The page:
• Gallivanta says:

        I have just listened to a reading in Japanese of Matsuo Basho’s haiku on the Frog. The sound of the haiku is captivating. I can understand how it stays in your heart.

      • You are a good teacher, AshiAkira! Thank you!

      • AshiAkira says:

        Such a high honor. I thank you.

      • I have a small book with …haikus, signed by a Romanian teacher. He writes in romanian and english, but he doesn t respect the rules: Ex.
        “Late autumn
        symposium with a
        very hurried leaf..”
        Do you think that it is a haiku?

        In romanian he respects the rules:
        “Toamna tarzie-
        colocviu cu o frunza
        foarte grabita”

        Yes, in romanian it sounds well, the translation isn t good! What a shame!

      • AshiAkira says:

        Haiku poems in Japan are written in accordance with the 5-7-5 syllable and other rules. These rules, developed through centuries, create the poem called haiku with the rhythm that it has and other characteristics. Obeying these rules in writing haikus in other languages to achieve the same effect as those traditionally written by Japanese writers is, I would say, is just impossible. I’m saying this after I’ve tried this by writing more than 1,000 haikus in English. I have no intention, however, of criticizing the writing of non-Japanese haikus by non-Japanese writers in disregard of the original rules as it is impossible to obey these. Haiku is a poem and a poem is a direct expression of how one feels about things, sees things, etc. In another words, it is a free expression of an individual and should not be a subject to any other person’s criticism. If one calls what he/she writes is haikus because they are written in three lines and in any other “self-made” rules, it is just fine with me. Just enjoy it. Who knows, out of ways of writing such “quasi-haikus”, a high artistic work may be born.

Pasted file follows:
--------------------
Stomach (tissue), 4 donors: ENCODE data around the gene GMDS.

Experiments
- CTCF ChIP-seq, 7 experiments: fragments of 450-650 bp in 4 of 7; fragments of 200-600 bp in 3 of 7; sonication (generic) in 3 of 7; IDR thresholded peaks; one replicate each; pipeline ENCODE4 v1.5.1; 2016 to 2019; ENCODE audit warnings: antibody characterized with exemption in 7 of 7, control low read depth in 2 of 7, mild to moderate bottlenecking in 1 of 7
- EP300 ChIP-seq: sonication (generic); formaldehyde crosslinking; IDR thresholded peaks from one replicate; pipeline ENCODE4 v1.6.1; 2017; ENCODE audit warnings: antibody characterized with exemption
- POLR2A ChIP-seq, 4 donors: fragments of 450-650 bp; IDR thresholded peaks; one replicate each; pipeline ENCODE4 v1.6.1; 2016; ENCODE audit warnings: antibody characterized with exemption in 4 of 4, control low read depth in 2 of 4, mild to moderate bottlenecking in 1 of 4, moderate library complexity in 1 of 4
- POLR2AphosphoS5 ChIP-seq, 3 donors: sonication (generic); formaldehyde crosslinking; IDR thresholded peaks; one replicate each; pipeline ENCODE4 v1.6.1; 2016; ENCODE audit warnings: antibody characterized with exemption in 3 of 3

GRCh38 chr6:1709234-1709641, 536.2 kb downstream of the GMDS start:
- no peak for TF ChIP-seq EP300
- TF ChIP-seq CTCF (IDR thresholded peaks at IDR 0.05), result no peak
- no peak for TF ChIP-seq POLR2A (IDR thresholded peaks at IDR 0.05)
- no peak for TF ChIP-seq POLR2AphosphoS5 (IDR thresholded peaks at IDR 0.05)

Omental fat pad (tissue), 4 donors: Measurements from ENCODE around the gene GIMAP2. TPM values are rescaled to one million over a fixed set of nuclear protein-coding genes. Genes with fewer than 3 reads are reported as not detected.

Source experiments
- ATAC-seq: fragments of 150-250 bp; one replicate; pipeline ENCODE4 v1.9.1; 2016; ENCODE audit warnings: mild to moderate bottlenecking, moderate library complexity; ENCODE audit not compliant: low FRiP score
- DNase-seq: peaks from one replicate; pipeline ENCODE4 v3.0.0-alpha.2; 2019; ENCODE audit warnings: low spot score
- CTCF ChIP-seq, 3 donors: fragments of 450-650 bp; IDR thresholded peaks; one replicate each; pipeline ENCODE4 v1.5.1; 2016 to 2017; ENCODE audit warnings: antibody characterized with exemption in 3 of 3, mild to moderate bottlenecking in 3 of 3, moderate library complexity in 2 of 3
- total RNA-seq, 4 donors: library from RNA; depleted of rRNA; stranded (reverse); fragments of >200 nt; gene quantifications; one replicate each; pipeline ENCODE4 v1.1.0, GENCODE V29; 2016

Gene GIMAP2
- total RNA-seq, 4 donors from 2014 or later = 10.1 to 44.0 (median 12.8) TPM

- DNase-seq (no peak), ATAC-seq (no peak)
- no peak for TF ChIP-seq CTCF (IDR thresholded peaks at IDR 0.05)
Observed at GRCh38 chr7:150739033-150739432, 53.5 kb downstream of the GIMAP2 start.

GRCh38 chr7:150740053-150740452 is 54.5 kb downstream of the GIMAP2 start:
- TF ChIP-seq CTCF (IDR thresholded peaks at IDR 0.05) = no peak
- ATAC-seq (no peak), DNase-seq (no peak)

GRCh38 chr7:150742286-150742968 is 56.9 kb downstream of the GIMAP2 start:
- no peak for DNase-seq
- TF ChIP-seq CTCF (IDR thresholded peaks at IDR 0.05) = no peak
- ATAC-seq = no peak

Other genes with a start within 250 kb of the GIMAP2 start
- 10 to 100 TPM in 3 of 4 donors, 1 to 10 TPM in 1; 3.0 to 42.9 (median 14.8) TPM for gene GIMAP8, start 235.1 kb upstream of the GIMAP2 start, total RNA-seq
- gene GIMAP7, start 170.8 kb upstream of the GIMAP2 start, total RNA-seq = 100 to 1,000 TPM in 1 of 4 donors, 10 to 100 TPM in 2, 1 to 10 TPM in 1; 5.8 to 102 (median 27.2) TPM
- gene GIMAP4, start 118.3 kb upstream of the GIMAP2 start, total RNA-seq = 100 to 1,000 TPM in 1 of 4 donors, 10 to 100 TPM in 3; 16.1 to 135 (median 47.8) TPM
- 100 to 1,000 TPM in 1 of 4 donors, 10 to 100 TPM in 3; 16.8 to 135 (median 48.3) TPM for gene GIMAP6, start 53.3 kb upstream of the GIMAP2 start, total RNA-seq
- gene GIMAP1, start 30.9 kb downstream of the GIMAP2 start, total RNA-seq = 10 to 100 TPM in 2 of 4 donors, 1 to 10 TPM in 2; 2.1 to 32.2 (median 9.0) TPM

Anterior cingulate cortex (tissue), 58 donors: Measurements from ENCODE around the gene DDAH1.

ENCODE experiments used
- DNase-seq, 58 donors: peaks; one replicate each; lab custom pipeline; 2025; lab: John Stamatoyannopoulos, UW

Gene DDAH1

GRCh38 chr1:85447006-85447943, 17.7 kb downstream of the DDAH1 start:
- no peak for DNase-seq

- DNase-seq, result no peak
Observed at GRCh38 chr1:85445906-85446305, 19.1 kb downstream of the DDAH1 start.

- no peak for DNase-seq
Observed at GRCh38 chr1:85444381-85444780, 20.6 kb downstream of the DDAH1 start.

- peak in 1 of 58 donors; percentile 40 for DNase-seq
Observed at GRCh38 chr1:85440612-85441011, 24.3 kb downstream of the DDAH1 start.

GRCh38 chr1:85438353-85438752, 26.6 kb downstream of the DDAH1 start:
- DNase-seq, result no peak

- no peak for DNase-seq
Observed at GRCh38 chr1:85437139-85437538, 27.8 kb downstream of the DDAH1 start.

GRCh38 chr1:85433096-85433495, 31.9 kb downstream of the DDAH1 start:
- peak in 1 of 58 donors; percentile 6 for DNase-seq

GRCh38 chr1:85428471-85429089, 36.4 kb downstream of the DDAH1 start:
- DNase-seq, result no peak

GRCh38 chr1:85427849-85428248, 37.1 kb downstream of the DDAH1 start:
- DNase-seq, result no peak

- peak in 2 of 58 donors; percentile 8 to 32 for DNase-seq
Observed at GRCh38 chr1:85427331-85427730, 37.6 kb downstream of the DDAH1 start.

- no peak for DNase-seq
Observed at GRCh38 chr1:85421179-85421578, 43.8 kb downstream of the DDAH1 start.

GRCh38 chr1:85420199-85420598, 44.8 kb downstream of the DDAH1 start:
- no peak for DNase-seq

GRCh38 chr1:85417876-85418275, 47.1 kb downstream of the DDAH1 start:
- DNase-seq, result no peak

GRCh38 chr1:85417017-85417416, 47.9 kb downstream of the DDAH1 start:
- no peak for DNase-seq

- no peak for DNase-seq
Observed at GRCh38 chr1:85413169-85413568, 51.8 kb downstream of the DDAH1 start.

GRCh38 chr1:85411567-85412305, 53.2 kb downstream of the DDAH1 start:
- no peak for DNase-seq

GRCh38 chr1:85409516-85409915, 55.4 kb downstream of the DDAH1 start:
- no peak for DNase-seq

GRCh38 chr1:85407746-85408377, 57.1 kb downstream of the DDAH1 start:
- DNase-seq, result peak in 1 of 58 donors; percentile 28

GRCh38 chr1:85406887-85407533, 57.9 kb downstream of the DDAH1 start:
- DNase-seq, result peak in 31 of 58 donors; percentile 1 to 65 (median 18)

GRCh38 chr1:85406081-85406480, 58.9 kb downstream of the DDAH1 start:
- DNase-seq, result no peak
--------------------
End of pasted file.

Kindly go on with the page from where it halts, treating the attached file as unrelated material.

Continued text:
By the way, I have never written a haiku in Japanese. The reason is the writing rules are just a straitjacket to me. I enjoy writing them in English, hoping someday I might make an achievement that may surprise the world. Now I am beginning to see a tremendous possible of haikus written in English roughly following the 5-7-5 rule.

      • I wish you good inspiration and time for write new beautiful haikus!

  2. unfetteredbs says:

    Indeed tea does.

  3. RoSy says:

    Ahhh…yes. 🙂

  4. Emy Will says:

    Ahhh, tea 🙂

    your writing is simple but powerful.

    Thanks for the visit to my blog.

  5. Love the stillness of the poem. I really enjoyed the debate. I have only ever heard haiku in English, but I also found The Frog on youtube. This is new for me to think about these sounds. The final syllable sounds as if it has laughter. I can’t tell if this is just the speaker or if it is built into that syllable.

    • AshiAkira says:

      I’m glad you liked the debate. I’m not good at navigating on the internet and can’t find The Frog, but I take that it’s safe to say some original Japanese haikus are narrated by native Japanese speakers there. It’s the rhythm of haiku. English, by the way, sounded so beautiful to my ear that I “fell in love” with it when I first heard it spoken by the movie stars on the silver screen. I was still a teen then and lots of Hollywood films rushed in here in those days.

  6. It’s been so cold around here…I haven’t heard birds chirping either.
    Frozen voices, I think. 😉

  7. Pingback: Haiku ~ Do you hear what I hear? | silkannthreades

  8. Jackie Saulmon Ramirez says:

    I agree about the tea!